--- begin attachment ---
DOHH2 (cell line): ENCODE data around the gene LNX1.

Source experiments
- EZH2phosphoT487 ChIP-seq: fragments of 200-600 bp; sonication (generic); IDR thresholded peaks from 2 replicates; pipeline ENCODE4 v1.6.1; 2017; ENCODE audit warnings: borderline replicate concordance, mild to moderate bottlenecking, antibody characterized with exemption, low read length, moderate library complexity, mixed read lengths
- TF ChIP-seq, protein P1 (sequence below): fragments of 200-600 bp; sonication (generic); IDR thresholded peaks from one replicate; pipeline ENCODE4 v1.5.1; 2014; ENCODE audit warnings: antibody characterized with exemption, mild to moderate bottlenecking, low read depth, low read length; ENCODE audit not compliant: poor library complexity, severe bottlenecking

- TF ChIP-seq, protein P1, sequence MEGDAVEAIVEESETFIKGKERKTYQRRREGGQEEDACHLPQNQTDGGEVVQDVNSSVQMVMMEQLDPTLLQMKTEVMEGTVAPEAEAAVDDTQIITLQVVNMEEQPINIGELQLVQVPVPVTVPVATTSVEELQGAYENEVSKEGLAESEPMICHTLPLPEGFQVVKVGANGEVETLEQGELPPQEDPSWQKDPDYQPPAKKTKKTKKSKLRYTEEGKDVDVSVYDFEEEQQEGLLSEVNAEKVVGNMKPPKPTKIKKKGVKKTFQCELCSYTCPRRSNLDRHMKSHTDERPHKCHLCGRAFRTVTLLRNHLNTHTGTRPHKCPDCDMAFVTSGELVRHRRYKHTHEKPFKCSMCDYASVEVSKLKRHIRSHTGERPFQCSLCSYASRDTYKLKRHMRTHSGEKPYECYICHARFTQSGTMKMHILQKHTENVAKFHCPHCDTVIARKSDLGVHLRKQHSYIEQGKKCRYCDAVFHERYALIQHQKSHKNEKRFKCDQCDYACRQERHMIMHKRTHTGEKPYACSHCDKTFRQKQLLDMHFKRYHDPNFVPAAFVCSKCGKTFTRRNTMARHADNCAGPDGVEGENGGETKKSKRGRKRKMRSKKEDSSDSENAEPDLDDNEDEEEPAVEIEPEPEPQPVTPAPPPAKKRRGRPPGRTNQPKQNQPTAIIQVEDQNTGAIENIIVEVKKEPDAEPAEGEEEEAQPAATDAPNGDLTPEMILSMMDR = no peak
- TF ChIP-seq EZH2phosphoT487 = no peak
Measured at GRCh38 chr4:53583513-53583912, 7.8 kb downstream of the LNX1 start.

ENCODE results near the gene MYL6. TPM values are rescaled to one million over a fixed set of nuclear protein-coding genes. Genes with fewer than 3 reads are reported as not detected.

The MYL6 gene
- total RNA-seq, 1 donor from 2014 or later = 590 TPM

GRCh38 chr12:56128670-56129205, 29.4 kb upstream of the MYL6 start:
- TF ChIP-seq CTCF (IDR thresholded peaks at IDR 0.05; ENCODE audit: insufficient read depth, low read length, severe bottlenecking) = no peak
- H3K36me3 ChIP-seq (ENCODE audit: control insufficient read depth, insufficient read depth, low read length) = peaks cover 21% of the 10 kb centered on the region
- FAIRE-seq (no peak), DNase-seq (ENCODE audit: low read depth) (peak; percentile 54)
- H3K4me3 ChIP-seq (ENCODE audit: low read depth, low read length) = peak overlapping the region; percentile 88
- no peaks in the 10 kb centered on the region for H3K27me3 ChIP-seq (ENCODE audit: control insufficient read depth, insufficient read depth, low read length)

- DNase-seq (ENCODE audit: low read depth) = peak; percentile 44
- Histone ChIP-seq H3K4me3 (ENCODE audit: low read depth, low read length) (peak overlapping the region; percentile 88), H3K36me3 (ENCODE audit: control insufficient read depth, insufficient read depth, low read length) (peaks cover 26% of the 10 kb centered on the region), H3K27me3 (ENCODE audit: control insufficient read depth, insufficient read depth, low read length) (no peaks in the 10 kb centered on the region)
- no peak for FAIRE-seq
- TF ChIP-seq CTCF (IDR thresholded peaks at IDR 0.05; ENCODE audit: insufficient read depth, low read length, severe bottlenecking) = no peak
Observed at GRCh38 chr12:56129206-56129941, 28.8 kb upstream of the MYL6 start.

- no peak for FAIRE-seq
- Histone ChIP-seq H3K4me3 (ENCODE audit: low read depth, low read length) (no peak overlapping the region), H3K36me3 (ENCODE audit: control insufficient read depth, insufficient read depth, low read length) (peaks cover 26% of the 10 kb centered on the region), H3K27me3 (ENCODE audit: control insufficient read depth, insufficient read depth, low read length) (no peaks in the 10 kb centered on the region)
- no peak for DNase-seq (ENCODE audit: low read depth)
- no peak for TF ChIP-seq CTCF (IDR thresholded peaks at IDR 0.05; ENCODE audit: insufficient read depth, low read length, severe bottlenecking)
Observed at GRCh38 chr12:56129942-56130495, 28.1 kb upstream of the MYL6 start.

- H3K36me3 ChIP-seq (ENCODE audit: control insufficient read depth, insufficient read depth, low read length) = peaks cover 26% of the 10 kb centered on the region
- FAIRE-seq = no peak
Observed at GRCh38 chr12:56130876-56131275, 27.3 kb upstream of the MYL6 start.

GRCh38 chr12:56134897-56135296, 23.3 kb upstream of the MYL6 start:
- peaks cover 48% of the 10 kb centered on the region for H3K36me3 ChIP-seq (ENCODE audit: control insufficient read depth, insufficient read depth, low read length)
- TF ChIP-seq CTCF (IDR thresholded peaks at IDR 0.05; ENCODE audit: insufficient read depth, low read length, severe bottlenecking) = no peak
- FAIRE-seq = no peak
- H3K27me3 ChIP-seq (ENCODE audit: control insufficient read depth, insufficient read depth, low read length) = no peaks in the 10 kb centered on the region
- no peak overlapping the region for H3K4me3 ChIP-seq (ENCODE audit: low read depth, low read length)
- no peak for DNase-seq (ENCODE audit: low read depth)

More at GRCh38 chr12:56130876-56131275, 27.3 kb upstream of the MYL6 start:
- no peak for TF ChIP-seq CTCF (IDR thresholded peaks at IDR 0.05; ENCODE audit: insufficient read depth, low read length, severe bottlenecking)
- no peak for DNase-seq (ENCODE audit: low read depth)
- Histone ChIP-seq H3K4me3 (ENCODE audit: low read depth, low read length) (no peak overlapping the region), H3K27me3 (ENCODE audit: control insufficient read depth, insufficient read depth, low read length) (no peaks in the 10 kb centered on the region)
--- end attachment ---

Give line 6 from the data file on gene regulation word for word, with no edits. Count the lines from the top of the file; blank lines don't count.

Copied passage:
- TF ChIP-seq EZH2phosphoT487 = no peak